Pleural mesothelioma (PM): New therapeutic approach to chemo-and radiotherapy sensitivity enhancement by Medical University of Vienna

A recent research study led by Karin Schelch and Michael Grusch from MedUni Vienna identified the oncoprotein YB-1 as an attractive therapeutic target in PM and demonstrates that indirect targeting of YB-1 is a promising approach to enhance sensitivity to chemo- and radiotherapy. 

The pleura, a thin lining that covers the chest cavity and surrounds the lungs, is the primary target of the uncommon and severe malignancy known as pleural mesothelioma. The cancer is caused by exposure to a naturally occurring mineral called Asbestos. This mineral is widely popular because of the fire resistant properties. The smaller particles of asbestos reach the pleura during inhalation, which causes inflammation and cellular damage when trapped there.

Asbestos Exposure

Asbestos exposure is the primary reason for pleural mesothelioma. Commonly it is found in the workers of the industries that use Asbestos as the primary object. Common symptoms in the affected individuals were chest pain, cough, and shortness of breath. These symptoms can be identified only after the advanced stage of the disease.

Study

A recent research study led by Karin Schelch and Michael Grusch from MedUni Vienna identified the oncoprotein YB-1 as an attractive therapeutic target in PM and demonstrates that indirect targeting of YB-1 is a promising approach to enhance sensitivity to chemo- and radiotherapy. 

The research builds on findings from earlier this year by the Michael Grusch-led research team at the Center for Cancer Research at MedUni Vienna, Comprehensive Cancer Center at MedUni Vienna, and University Hospital Vienna, which showed that the oncoprotein YB-1 regulates several characteristics of pleural mesothelioma (PM), including cell migration, growth, and death. The new study demonstrates its applicability to drug response as well. Consequently, YB-1 suppression by siRNA led to a marked decrease in tumor growth and an increase in radiation and cisplatin sensitivity.

Target

Trials have previously demonstrated that histone deaceylase inhibitors (HDACi) are efficacious against a variety of tumor cell types. Since there are no pharmaceutical YB-1 inhibitors available on the market, YB-1 was indirectly targeted using entinostat, an HDAC inhibitor that also prevents YB-1 deacetylation, changing the protein’s function.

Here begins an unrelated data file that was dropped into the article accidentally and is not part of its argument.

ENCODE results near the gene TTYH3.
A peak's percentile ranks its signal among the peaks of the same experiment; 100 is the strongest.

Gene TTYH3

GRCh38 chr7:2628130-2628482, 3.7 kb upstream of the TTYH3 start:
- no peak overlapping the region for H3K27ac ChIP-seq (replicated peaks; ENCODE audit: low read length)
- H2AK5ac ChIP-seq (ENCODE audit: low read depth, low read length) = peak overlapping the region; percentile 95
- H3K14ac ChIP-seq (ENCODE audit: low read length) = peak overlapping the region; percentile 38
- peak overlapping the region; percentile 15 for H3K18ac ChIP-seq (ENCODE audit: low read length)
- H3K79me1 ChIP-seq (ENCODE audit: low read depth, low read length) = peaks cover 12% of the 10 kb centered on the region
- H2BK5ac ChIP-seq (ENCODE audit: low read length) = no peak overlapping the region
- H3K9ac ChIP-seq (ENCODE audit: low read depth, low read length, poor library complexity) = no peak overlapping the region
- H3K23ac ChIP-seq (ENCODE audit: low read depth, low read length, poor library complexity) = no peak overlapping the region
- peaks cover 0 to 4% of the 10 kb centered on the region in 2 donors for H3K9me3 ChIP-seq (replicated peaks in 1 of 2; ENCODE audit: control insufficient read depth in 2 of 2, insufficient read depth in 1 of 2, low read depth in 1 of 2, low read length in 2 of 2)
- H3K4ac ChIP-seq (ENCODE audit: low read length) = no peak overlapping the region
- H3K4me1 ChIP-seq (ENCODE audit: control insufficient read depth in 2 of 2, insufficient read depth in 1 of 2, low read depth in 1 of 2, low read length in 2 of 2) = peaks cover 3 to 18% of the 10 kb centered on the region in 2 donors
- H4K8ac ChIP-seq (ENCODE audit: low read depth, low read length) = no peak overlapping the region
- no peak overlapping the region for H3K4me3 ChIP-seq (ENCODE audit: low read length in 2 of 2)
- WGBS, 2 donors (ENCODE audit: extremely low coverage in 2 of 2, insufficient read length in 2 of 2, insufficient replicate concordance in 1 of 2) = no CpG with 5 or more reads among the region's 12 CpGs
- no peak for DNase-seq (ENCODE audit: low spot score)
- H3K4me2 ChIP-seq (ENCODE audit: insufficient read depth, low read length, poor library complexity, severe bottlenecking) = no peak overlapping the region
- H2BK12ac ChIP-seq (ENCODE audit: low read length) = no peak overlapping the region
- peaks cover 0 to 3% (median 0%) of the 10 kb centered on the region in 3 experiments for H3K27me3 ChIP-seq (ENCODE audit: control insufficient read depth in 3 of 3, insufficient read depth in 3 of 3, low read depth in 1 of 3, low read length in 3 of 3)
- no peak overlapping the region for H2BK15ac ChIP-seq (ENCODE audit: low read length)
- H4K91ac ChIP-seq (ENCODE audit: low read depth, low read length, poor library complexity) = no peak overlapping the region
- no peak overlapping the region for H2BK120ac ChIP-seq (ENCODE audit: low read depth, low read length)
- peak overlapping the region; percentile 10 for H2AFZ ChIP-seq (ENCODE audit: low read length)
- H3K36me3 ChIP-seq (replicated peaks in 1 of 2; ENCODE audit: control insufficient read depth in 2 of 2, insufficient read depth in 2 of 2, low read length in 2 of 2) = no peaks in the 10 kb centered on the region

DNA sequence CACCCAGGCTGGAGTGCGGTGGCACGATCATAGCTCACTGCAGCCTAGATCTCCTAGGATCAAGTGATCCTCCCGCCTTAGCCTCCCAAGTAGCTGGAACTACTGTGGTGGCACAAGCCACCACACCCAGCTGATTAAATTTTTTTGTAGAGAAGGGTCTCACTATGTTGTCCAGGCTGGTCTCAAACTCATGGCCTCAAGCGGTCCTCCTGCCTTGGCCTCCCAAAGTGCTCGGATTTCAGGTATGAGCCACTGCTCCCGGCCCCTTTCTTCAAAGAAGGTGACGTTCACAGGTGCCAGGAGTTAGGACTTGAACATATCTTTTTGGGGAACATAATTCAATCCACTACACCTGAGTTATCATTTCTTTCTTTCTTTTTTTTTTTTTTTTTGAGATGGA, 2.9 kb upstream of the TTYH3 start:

Our findings provide the basis for the development of novel, clinically feasible therapy approaches

Principal investigator Michael Grusch from the Center of Cancer Research and Comprehensive Cancer Center

Combination Therapy

In addition to demonstrating high synergistic interactions with cisplatin treatment, entinostat demonstrated to be particularly effective against PM cells, which was connected to a large increase in cellular absorption of platinum. The combination of entinostat and cisplatin also produced a greater growth inhibition in a mouse model than did either drug by itself.

These data go hand in hand with another study performed in parallel in Small Cell Lung Cancer where we showed similar synergistic effects between these two drugs

Karin Schelch, MedUni Vienna’s Center for Cancer Research, Comprehensive Cancer Center and Department of Thoracic Surgery at MedUni Vienna and University Hospital Vienna , first author of the present and last author of the parallel study recently published in Clinical Cancer Research.

Publication: Targeting YB-1 via entinostat enhances cisplatin sensitivity of pleural mesothelioma in vitro and in vivo.
Schelch K, Emminger D, Zitta B, Johnson TG, Kopatz V, Eder S, Ries A, Stefanelli A, Heffeter P, Hoda MA, Hoetzenecker K, Dome B, Berger W, Reid G, Grusch M.
Cancer Lett. 2023 Sep 18:216395. doi: 10.1016/j.canlet.2023.216395.

Source: Medical University of Vienna News


Report: Achuth B S

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